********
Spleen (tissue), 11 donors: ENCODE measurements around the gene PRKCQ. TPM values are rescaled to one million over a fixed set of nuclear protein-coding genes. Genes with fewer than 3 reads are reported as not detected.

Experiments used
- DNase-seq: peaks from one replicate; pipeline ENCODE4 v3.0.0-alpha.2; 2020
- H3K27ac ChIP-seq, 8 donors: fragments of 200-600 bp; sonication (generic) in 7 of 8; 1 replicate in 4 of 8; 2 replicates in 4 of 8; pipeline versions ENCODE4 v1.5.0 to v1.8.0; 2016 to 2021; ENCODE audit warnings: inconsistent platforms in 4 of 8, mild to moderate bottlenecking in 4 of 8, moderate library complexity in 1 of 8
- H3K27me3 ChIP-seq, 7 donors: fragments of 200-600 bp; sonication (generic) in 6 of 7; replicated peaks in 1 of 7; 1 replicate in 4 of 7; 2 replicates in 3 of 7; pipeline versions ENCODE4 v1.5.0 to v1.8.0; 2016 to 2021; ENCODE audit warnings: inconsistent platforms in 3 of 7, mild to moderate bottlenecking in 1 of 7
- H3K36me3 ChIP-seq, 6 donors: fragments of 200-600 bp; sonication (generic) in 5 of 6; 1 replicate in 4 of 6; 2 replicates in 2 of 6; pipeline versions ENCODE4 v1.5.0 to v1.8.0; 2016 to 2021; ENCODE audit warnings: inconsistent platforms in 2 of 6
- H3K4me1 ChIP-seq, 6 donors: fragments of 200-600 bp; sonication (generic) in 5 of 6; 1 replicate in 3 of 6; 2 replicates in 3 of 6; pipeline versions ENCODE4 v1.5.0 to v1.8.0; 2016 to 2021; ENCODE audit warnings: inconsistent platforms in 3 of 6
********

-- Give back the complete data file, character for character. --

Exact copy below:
Spleen (tissue), 11 donors: ENCODE measurements around the gene PRKCQ. TPM values are rescaled to one million over a fixed set of nuclear protein-coding genes. Genes with fewer than 3 reads are reported as not detected.

Experiments used
- DNase-seq: peaks from one replicate; pipeline ENCODE4 v3.0.0-alpha.2; 2020
- H3K27ac ChIP-seq, 8 donors: fragments of 200-600 bp; sonication (generic) in 7 of 8; 1 replicate in 4 of 8; 2 replicates in 4 of 8; pipeline versions ENCODE4 v1.5.0 to v1.8.0; 2016 to 2021; ENCODE audit warnings: inconsistent platforms in 4 of 8, mild to moderate bottlenecking in 4 of 8, moderate library complexity in 1 of 8
- H3K27me3 ChIP-seq, 7 donors: fragments of 200-600 bp; sonication (generic) in 6 of 7; replicated peaks in 1 of 7; 1 replicate in 4 of 7; 2 replicates in 3 of 7; pipeline versions ENCODE4 v1.5.0 to v1.8.0; 2016 to 2021; ENCODE audit warnings: inconsistent platforms in 3 of 7, mild to moderate bottlenecking in 1 of 7
- H3K36me3 ChIP-seq, 6 donors: fragments of 200-600 bp; sonication (generic) in 5 of 6; 1 replicate in 4 of 6; 2 replicates in 2 of 6; pipeline versions ENCODE4 v1.5.0 to v1.8.0; 2016 to 2021; ENCODE audit warnings: inconsistent platforms in 2 of 6
- H3K4me1 ChIP-seq, 6 donors: fragments of 200-600 bp; sonication (generic) in 5 of 6; 1 replicate in 3 of 6; 2 replicates in 3 of 6; pipeline versions ENCODE4 v1.5.0 to v1.8.0; 2016 to 2021; ENCODE audit warnings: inconsistent platforms in 3 of 6